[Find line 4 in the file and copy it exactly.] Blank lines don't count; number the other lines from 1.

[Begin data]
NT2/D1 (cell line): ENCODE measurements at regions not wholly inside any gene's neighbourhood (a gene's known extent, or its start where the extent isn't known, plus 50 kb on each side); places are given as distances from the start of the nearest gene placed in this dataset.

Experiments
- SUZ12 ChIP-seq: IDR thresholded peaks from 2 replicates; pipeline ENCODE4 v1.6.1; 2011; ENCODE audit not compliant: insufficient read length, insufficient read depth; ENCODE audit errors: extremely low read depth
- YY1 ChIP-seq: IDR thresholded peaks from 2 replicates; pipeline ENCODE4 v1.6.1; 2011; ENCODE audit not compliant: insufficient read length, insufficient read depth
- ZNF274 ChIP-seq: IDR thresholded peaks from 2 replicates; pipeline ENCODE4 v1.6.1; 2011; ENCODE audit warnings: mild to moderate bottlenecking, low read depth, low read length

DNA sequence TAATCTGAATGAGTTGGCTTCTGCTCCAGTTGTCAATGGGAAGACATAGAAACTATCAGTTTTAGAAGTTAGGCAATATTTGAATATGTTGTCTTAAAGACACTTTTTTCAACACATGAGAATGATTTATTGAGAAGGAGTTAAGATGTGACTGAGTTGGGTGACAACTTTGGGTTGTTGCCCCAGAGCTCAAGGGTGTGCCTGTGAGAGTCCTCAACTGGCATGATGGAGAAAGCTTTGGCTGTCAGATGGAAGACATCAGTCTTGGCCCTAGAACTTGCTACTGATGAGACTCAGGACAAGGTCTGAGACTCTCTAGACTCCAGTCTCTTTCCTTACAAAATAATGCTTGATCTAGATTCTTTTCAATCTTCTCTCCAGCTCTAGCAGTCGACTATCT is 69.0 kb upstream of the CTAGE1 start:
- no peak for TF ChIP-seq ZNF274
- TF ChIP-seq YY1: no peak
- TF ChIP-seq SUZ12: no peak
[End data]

- YY1 ChIP-seq: IDR thresholded peaks from 2 replicates; pipeline ENCODE4 v1.6.1; 2011; ENCODE audit not compliant: insufficient read length, insufficient read depth